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Should you take the annuity or the lump sum?

| November 13, 2019
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A number of our clients recently sought our advice after receiving a letter from their common employer (a large pharmaceutical company) presenting them with the choice of taking a lump sum distribution from their pension. After working with each of our clients and analyzing the offer within the context of their unique financial situations, we found that taking the lump sum was a potentially great option for some, a likely not so great option for others, and for many a definitive “maybe.” In this commentary, we provide a brief overview of the options usually presented in such situations, and demonstrate why there isn’t always a definitive answer as to the best choice. 

First, let’s review each option and their benefits and risks:

  • Lump Sum: Receive a one-time payment today of qualified funds. We generally recommend that this payment be rolled into a qualified account (e.g., IRA, 401(k), etc.) so that it is not taxable until withdrawals are taken.
    • Benefits: Receive the funds today; be able to withdrawal when it is optimal for taxes and cashflow needs; opportunity for tax-optimization strategies and estate planning strategies; beneficiaries will receive balance of funds upon passing
    • Risks: Outlive the money due to investment returns being lower than projected or living longer than expected
  • Annuity: Receive monthly payments for life, starting at a certain age, usually between 60-65.These payments typically do not change over time and they stop when the individual or couple (if survivor benefit is elected) pass away.
    • Benefits: Never outlive the money; consistent stream of income; no investment risk
    • Risks: Pass away prematurely and total benefit isn’t earned; inflation reduces purchasing power

Before we talk about how to choose, take a minute and think about which option you would choose if given the opportunity.  Do you like the appeal of receiving a lump sum today or of knowing you have a stable monthly income to rely upon in the years ahead?  What other factors or variables influence your decision?

We are fortunate to know our clients well and thus did not have to ask many of the “usual” questions: 

  • What other income will you have in retirement?
  • Is someone else, like a spouse, relying on this for their livelihood as well?
  • What other funds do you have saved?
  • What is your risk tolerance for investing the lump sum?
  • How is your health?
  • What is your family longevity like?

These questions highlight just a few of the key factors that influence such a decision. As you can clearly see, they also make it such that a simple calculator is ill-suited to answer these questions. The complexity arises from the necessity of understanding what assumptions to make regarding critical variables such as projected rates of return, longevity, tax rates, and then what we call the “flexibility premium.” Each individual’s personal financial situation dictates many of these variables and therefore changes the answer about what to do.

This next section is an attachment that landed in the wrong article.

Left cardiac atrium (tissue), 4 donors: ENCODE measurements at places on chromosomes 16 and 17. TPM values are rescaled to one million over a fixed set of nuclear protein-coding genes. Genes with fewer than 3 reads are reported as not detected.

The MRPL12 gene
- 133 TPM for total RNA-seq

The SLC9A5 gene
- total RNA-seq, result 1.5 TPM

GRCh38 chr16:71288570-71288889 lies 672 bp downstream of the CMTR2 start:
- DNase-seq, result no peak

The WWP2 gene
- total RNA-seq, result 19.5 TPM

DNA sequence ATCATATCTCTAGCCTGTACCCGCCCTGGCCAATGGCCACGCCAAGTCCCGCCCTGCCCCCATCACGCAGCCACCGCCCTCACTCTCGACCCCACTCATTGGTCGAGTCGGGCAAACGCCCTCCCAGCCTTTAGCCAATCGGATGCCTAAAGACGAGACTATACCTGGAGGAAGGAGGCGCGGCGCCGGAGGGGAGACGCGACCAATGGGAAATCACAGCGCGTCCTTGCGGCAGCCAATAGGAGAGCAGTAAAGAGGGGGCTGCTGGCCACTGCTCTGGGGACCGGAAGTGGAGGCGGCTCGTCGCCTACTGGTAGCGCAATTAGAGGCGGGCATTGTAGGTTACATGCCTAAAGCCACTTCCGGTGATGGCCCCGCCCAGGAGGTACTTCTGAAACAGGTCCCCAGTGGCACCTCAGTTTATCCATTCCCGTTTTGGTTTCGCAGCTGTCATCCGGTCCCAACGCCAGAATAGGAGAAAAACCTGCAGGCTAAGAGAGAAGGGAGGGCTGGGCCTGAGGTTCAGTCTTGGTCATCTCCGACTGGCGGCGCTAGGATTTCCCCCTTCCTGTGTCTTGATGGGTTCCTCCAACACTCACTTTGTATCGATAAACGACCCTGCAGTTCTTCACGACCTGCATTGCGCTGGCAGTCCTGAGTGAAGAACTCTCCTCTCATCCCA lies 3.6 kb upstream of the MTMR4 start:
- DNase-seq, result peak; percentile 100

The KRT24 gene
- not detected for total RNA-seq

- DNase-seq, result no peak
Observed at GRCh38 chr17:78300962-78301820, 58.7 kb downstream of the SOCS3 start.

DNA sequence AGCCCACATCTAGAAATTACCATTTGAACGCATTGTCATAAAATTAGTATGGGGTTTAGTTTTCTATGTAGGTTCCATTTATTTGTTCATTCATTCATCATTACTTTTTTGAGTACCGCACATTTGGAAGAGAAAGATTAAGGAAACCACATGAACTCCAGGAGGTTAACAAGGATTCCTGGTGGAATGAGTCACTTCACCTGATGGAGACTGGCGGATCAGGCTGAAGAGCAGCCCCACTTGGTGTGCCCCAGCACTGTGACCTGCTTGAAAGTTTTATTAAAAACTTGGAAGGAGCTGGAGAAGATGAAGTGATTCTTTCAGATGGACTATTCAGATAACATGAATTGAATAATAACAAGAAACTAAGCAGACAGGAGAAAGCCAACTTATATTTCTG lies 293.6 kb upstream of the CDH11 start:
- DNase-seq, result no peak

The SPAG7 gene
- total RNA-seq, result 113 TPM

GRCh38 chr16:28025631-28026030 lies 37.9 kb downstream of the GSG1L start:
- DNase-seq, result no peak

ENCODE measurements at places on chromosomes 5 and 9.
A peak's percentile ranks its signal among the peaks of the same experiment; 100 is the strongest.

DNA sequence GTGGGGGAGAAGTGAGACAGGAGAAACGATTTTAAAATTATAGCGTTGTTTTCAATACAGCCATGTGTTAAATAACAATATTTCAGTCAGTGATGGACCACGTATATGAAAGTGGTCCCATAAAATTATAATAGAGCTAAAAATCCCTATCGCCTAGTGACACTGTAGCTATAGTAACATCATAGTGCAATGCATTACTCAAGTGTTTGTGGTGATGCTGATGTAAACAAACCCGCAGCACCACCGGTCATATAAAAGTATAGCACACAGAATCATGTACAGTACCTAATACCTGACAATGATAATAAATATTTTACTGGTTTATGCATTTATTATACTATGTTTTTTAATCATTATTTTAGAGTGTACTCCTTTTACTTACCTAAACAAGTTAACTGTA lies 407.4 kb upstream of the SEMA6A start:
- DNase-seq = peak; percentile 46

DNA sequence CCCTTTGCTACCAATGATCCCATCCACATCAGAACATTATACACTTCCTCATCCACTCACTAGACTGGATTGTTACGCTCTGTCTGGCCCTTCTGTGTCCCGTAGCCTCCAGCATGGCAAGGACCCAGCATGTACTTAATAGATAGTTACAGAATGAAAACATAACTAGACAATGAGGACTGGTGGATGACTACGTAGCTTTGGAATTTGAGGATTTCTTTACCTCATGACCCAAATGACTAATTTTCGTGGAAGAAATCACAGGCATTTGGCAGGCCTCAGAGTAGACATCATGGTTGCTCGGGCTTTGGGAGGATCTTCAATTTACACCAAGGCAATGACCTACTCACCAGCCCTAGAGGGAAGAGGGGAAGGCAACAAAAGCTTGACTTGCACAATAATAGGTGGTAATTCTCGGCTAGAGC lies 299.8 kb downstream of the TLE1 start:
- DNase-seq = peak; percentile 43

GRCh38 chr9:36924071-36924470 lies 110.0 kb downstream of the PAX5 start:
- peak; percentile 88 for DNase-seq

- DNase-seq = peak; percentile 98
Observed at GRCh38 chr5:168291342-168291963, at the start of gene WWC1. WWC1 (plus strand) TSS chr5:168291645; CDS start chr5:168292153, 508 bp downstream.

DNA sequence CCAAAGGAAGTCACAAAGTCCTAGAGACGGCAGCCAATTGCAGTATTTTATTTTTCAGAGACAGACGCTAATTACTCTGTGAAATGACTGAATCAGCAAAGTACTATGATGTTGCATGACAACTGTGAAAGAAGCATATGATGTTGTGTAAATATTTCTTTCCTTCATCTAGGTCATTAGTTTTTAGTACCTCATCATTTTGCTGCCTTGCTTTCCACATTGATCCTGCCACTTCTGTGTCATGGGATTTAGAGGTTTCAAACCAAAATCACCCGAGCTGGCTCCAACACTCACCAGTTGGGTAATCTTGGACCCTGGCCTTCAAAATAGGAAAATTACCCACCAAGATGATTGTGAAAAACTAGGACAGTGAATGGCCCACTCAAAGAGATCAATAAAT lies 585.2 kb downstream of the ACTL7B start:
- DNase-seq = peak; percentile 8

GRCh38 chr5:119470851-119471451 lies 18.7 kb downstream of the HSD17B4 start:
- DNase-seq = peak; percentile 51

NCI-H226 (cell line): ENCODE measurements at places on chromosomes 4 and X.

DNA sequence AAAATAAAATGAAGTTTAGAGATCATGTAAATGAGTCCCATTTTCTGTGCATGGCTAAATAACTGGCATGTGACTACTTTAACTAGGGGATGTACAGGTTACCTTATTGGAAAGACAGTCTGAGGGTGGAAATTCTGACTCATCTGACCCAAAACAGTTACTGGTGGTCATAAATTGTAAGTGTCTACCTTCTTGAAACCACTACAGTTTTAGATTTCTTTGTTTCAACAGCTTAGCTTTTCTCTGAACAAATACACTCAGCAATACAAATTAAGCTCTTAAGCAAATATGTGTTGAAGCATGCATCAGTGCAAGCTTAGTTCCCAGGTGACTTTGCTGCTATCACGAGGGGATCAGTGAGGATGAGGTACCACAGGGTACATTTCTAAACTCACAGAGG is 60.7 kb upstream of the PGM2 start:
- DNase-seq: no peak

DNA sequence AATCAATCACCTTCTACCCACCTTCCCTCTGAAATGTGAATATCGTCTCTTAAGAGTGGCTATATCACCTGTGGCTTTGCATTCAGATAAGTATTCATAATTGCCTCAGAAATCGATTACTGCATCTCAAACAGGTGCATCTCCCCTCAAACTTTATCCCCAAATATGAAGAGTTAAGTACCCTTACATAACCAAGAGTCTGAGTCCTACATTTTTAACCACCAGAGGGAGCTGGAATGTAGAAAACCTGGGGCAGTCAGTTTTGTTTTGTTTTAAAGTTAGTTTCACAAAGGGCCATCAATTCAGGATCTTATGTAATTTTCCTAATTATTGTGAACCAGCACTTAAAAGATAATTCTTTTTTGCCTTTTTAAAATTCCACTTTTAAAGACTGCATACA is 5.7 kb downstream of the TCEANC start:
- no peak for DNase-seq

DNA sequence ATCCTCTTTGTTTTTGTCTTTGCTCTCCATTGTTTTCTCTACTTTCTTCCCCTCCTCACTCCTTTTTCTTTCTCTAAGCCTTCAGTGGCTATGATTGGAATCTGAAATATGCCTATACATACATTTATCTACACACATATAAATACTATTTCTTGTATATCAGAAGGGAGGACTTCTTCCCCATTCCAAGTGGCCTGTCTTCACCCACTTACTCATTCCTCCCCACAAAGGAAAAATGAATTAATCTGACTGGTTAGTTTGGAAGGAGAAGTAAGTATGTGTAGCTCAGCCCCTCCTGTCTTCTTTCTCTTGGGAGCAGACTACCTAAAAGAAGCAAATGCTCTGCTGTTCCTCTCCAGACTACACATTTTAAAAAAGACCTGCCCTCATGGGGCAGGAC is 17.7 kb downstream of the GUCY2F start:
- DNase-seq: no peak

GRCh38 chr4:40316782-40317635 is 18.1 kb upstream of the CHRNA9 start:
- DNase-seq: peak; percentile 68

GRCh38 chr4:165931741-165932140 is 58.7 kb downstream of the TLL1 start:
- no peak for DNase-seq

Below we summarize the key characteristics that separated our clients into each of these categories in an attempt to shed some light on how you can evaluate such a choice if ever presented with the option.

Take the lump sum.  Generally, the lump sum option appeared to be the best choice for our clients who are in their 40s and 50s, are on track to retire early, have saved and invested diligently over the years, and are in good health. This also was the answer for a couple of clients who had health concerns or a history of poor longevity in the family. The lump sum affords them a lot of optionality, which the annuity does not.  If they live a long time, great!  If they do not, their family will at least receive something versus nothing if they chose the annuity.

Take the annuity. Generally, taking the annuity appeared to be the best choice for our clients who are very close to retirement, have other investment accounts they could use for unexpected expenses, and expect to live a long time as they are in great health and have a strong family history of longevity. These clients have the greatest chance of outliving the lump sum and stand to benefit from having an income that lasts their lifetime.  We also recommended this option for a client who is risk adverse and would want to invest the lump sum very conservatively.

Ultimately, for many of our clients, our analysis and discussion revealed that both options had a lot of merit and that both could potentially work very well. As we outlined earlier, clients had to balance three risks:

  • Risks associated with the annuity:
    • Passing away early. If you pass away before your mid-80s the numbers usually show the lump sum was the better choice.
    • Inflation and purchasing power. The monthly income for the annuity does not increase over time and therefore the amount you are receiving today will feel like it’s been cut in half over 25 years or so when making purchases.
  • Risk associated with the lump sum:
    • Outliving your money, due to either long life or subpar investment returns.

We hope this was helpful and gave you some insight into the personalized analysis that goes into these and other types of decisions we work through with and for our clients. Even if you are not one who has this option, it is a good exercise. Given the different types of risk, which would you choose?  These answers can help you decide on how you invest, the types of insurance you choose and how much, and many other financial decisions.

As always, thank you for your time and please reach out with any questions or help you might need.  We would love to talk!

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